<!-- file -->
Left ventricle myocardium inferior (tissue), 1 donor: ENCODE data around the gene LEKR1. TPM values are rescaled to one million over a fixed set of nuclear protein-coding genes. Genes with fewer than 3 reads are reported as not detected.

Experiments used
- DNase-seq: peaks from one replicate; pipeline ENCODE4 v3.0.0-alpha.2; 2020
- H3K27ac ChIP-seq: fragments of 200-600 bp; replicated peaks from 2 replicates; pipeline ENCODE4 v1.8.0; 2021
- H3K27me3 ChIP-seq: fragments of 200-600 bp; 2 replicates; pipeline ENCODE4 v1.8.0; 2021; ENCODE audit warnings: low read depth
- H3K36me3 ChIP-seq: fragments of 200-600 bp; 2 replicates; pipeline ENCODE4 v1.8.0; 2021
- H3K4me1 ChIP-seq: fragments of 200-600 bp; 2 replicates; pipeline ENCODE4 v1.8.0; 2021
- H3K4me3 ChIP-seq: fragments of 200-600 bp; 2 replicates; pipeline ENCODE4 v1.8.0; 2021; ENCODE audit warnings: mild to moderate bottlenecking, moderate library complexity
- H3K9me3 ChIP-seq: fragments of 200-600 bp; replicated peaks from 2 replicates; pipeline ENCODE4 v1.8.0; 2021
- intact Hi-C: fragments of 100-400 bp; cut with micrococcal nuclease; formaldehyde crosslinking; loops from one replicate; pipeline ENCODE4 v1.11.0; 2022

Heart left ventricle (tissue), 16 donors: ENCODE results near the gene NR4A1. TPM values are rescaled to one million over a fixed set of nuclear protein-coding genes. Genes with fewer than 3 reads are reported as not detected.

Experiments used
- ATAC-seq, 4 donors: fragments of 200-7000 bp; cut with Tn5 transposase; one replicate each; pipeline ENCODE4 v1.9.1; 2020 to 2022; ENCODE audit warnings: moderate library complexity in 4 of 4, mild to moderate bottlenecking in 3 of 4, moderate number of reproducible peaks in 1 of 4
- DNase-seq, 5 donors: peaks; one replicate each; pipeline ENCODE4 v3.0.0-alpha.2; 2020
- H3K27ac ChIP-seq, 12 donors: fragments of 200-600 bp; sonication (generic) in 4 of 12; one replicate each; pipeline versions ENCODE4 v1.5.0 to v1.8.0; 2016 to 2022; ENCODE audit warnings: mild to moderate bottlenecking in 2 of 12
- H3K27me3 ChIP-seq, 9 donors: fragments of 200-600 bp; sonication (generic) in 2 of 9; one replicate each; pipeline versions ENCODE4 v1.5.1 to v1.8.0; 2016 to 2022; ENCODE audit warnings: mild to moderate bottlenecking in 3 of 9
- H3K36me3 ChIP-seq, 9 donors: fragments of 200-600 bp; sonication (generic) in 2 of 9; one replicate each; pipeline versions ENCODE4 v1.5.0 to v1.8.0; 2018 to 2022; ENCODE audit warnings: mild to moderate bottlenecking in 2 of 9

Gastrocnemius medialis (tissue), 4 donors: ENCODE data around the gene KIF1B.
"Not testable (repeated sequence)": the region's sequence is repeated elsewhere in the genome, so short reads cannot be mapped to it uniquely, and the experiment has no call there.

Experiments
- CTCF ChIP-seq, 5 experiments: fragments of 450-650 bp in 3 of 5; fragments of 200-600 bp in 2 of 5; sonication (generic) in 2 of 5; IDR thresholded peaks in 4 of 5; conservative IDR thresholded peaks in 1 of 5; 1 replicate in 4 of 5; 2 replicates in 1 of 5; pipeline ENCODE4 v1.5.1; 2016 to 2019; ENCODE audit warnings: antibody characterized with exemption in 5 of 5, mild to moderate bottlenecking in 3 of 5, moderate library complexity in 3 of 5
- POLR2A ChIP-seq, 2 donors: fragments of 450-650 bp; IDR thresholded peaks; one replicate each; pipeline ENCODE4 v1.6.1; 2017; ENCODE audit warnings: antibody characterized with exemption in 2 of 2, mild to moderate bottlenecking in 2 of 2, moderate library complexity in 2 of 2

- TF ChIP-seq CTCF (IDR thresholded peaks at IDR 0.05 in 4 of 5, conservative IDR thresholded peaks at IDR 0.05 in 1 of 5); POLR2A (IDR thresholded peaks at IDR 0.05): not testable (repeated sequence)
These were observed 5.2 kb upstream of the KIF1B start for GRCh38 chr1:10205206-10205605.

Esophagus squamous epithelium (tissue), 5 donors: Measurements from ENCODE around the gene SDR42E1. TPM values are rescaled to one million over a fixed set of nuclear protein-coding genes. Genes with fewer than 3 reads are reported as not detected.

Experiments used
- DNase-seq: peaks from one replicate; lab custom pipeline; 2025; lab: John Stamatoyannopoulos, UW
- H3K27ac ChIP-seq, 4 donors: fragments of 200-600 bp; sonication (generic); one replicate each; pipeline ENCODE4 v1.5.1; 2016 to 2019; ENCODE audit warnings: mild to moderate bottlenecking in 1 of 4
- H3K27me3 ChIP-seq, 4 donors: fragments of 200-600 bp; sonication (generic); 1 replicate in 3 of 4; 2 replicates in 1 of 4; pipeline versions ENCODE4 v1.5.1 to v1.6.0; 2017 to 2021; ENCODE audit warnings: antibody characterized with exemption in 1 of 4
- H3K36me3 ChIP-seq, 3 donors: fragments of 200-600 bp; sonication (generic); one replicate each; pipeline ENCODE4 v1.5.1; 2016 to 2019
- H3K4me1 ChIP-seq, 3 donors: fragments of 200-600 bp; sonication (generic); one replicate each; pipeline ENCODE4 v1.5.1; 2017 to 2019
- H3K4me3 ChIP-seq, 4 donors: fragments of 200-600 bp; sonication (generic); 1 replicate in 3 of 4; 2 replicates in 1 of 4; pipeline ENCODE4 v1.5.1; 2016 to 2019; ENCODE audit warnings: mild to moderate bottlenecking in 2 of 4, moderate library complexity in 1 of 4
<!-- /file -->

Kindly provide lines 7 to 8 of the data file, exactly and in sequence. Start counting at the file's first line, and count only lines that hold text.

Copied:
- H3K4me1 ChIP-seq: fragments of 200-600 bp; 2 replicates; pipeline ENCODE4 v1.8.0; 2021
- H3K4me3 ChIP-seq: fragments of 200-600 bp; 2 replicates; pipeline ENCODE4 v1.8.0; 2021; ENCODE audit warnings: mild to moderate bottlenecking, moderate library complexity